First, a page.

The Buncombe County commissioners approved $84,000 in economic incentives for Plasticard-Locktech International on Oct. 15, confirming a deal that’s been in the works since last spring.
Since then, Plasticard has pumped millions into capital improvements at its plant in the Sweeten Creek Industrial Park, noted Quality Manager Jeff Imes. The company, he said, is well on the way toward meeting the county’s two conditions: investing $4.4 million in the plant and hiring 42 new local workers at an average annual wage of $26,000.
Over the next 10 years, the company's new investment and jobs will generate more than $313,000 in tax revenue for the county, the Tax Department estimates.
Plasticard, hailed by the Economic Development Coalition for Asheville-Buncombe County as "a genuine success story," was founded in 1988 by W.C. Noonan. Hatched in the basement of his Arden home, the company has grown into a global operation supplying keycards to major hotel chains. Plasticard’s local plant currently employs about 250 full-time workers, noted Imes. "On behalf of PLI, I'd like to thank you for all the support you've shown us over the years," he told the commissioners.
Without the county incentives, the company "would not complete the project," states the resolution the commissioners unanimously approved.
Commissioner Mike Fryar, who’s previously questioned the wisdom of such deals, said, "We're making money overall, plus we're putting money into this county, so I'm for it.” Board Chair David Gantt emphasized, "Before we give a nickel, there's certain requirements that must be verified."
During a public hearing on the matter, Candler resident Jerry Rice questioned whether the average pay for new employees leaves some earning so little money that they must still rely on government assistance. "I'm not interested in what the top people in the company make,” Rice explained. “I'm interested in the grunts. Are they making a living wage?"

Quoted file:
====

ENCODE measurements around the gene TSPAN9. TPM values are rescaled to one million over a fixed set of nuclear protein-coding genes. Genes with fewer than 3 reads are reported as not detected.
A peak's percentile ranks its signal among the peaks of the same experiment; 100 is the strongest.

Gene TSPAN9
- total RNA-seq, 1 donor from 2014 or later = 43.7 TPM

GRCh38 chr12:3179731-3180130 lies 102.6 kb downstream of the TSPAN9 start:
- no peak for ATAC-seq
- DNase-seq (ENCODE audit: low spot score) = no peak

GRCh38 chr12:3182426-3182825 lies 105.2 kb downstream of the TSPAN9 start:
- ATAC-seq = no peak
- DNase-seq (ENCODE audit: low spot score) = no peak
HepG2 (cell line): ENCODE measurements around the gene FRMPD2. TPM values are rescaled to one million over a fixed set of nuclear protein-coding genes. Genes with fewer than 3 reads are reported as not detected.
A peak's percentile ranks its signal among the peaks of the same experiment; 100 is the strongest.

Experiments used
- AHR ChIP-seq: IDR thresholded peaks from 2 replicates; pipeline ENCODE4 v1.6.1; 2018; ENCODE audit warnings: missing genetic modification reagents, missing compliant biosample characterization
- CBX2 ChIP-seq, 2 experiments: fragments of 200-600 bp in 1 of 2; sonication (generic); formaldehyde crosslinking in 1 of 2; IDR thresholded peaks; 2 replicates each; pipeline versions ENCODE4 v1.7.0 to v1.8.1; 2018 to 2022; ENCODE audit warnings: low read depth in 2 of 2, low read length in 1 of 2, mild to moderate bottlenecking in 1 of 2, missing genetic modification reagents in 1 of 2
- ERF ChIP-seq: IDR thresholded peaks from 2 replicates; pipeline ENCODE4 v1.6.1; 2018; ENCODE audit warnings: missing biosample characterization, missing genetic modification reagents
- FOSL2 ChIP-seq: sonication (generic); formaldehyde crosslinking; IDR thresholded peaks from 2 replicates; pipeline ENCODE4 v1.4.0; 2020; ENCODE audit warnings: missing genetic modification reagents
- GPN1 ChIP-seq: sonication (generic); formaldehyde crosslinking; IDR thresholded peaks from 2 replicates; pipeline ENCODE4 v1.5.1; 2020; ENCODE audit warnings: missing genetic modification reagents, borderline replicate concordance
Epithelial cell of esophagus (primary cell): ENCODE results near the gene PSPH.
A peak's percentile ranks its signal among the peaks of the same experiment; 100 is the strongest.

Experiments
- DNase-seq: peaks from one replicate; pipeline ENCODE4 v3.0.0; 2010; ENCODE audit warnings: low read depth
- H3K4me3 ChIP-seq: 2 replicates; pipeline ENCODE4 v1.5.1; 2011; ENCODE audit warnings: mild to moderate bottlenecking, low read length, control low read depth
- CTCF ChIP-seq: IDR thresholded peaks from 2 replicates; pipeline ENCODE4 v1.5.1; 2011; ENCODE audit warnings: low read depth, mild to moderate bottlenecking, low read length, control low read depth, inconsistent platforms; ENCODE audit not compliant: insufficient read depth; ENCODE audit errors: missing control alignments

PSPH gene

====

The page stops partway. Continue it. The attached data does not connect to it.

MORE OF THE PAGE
Planning Director Jon Creighton said the new jobs satisfy local living-wage criteria.
Government shutdown hits home
Assistant County Manager Mandy Stone updated the commissioners on how the federal government shutdown was affecting the county.
"The shutdown doesn't stop mandates, but it stops resources from flowing to support them," she explained. Federal funds, noted Stone, pay for 70 percent of the social services provided by the county. If the federal government didn't resume operations soon, the county could have been on the hook for more than $500,000 in monthly child-care subsidies for low-income, working parents, for example.
In addition, nearly 60,000 county residents rely on food stamps to eat, and that money would have been used up Nov. 1 unless Congress took action. The program, noted Stone, pumps $60 million a year into the local economy.
"All of these cuts result in increased risks to people [who are] the most vulnerable," Stone emphasized. "This is our safety net."
"We need to be in the streets about this," asserted Vice Chair Holly Jones. "These are people without a voice and without any hope."
"It is incredible that we are even reduced to having this conversation," said Gantt. "We're going to take care of people the best we can, but there are limits to what we can do if it goes on long-term. I hope the people in Washington know what they are doing to people."
The 16-day shutdown ended the next day, after Congress passed a law restoring funding. Rep. Patrick McHenry, whose 10th District includes much of Asheville, supported the measure. But fellow Republican Rep. Mark Meadows, whose 11th District includes parts of Buncombe County, dissented due to disagreement with Affordable Care Act funding.
— Jake Frankel can be reached at 251-1333, ext. 115, or at email@example.com.